00114         at bit 32!
00115 
00116         So it ignores everything except 128's, when they're aligned
00117         properly.
00118 
00119         3) But wait!  Aren't we looking for C as well as zero?
00120         Good point.  So what we do is XOR LONGWORD with a longword,
00121         each of whose bytes is C.  This turns each byte that is C
00122         into a zero.  */
00123 
00124       longword = *longword_ptr++;
00125 
00126       /* Add MAGIC_BITS to LONGWORD.  */
00127       if ((((longword + magic_bits)
00128 
00129            /* Set those bits that were unchanged by the addition.  */
00130            ^ ~longword)
00131 
00132           /* Look at only the hole bits.  If any of the hole bits
00133              are unchanged, most likely one of the bytes was a
00134              zero.  */
00135           & ~magic_bits) != 0 ||
00136 
00137          /* That caught zeroes.  Now test for C.  */
00138          ((((longword ^ charmask) + magic_bits) ^ ~(longword ^ charmask))
00139           & ~magic_bits) != 0)
00140        {
00141          /* Which of the bytes was C or zero?
00142             If none of them were, it was a misfire; continue the search.  */
00143 
00144          const unsigned char *cp = (const unsigned char *) (longword_ptr - 1);
00145 
00146          if (*cp == c)
00147            return (char *) cp;
00148          else if (*cp == '\0')
00149            return NULL;
00150          if (*++cp == c)
00151            return (char *) cp;
00152          else if (*cp == '\0')
00153            return NULL;
00154          if (*++cp == c)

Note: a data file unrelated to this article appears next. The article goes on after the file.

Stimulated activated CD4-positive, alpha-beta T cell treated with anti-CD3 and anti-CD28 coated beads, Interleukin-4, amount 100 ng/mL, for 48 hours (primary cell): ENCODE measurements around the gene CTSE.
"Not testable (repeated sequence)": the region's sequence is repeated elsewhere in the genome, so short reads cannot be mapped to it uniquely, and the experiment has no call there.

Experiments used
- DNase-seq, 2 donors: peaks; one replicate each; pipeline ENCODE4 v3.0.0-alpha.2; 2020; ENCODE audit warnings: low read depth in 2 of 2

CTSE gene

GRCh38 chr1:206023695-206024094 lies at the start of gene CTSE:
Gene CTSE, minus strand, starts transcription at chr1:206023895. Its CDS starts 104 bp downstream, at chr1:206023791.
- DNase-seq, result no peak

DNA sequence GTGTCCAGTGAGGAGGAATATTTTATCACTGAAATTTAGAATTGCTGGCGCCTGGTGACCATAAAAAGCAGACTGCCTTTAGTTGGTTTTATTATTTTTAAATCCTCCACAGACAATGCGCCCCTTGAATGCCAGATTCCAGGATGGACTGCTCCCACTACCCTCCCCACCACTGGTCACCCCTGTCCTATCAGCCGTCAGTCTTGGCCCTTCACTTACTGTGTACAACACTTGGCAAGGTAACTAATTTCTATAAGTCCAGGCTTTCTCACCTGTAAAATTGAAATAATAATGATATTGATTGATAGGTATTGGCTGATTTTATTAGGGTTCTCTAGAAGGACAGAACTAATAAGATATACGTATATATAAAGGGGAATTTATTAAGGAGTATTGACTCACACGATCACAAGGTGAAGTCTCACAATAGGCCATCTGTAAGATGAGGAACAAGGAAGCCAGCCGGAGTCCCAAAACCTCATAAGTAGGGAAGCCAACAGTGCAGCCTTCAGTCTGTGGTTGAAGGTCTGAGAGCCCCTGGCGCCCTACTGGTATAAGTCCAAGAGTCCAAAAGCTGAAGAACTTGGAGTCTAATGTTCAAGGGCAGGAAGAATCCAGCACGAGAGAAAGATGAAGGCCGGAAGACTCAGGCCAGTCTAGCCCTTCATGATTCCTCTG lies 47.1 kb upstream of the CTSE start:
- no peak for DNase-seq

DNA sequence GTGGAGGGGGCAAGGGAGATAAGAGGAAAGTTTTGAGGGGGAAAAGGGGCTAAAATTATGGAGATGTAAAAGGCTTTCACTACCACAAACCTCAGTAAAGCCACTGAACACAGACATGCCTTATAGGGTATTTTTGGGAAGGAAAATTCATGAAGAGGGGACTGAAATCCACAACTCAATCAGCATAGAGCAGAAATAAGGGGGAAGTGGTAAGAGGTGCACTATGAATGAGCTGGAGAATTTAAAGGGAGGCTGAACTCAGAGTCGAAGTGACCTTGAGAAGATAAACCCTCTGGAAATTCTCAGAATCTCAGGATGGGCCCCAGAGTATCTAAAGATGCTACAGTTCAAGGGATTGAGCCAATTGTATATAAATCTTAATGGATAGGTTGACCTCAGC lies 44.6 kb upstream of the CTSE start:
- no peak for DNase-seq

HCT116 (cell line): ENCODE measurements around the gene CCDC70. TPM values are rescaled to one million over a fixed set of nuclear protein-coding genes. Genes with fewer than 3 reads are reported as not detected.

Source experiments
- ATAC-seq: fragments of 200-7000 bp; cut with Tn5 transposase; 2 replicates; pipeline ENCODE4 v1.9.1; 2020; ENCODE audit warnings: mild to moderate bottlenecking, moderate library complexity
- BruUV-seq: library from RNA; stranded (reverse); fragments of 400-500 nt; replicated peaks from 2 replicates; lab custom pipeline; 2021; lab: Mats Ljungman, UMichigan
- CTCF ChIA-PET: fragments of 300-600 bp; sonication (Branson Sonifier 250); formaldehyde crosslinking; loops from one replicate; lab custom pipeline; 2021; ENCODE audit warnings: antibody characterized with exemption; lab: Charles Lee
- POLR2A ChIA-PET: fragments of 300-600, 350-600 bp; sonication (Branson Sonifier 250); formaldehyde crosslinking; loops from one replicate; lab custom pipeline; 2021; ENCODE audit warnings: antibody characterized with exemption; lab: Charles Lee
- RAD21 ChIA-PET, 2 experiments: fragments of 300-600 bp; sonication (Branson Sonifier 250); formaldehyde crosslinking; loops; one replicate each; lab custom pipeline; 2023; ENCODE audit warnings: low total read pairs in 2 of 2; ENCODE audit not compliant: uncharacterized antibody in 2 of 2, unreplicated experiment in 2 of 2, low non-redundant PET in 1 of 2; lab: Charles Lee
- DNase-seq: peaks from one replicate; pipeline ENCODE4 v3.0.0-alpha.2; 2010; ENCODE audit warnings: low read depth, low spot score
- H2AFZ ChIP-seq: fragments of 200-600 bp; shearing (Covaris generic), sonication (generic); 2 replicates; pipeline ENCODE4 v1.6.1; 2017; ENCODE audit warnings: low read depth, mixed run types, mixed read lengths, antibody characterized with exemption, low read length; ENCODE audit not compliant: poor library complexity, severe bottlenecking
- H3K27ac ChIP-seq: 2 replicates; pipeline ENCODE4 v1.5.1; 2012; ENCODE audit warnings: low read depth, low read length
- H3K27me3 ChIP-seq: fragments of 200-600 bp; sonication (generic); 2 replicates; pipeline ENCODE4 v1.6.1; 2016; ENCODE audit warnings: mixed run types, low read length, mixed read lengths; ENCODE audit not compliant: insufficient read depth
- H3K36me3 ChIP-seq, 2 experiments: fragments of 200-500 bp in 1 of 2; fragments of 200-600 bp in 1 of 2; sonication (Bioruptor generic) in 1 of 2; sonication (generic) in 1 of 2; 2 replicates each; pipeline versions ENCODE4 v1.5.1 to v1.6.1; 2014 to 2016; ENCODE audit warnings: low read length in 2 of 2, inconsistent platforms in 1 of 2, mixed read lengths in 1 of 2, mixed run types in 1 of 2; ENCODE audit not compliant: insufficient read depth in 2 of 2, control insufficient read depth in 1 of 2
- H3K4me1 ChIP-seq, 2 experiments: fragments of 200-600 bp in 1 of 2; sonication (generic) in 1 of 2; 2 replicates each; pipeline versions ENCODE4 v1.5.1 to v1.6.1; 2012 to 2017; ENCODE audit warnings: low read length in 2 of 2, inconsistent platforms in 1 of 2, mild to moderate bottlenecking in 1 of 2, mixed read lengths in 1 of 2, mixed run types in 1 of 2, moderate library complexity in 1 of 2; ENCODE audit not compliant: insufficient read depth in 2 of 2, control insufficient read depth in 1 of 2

00155            return (char *) cp;
00156          else if (*cp == '\0')
00157            return NULL;
00158          if (*++cp == c)
00159            return (char *) cp;
00160          else if (*cp == '\0')
00161            return NULL;
00162          if (sizeof (longword) > 4)
00163            {
00164              if (*++cp == c)
00165               return (char *) cp;
00166              else if (*cp == '\0')
00167               return NULL;
00168              if (*++cp == c)
00169               return (char *) cp;
00170              else if (*cp == '\0')
00171               return NULL;
00172              if (*++cp == c)
00173               return (char *) cp;
00174              else if (*cp == '\0')
00175               return NULL;
00176              if (*++cp == c)
00177               return (char *) cp;
00178              else if (*cp == '\0')
00179               return NULL;
00180            }
00181        }
00182     }
00183 
00184   return NULL;
00185 }
00186 
00187 #ifdef weak_alias
00188 #undef index
00189 weak_alias (strchr, index)
00190 #endif
00191 libc_hidden_builtin_def (strchr)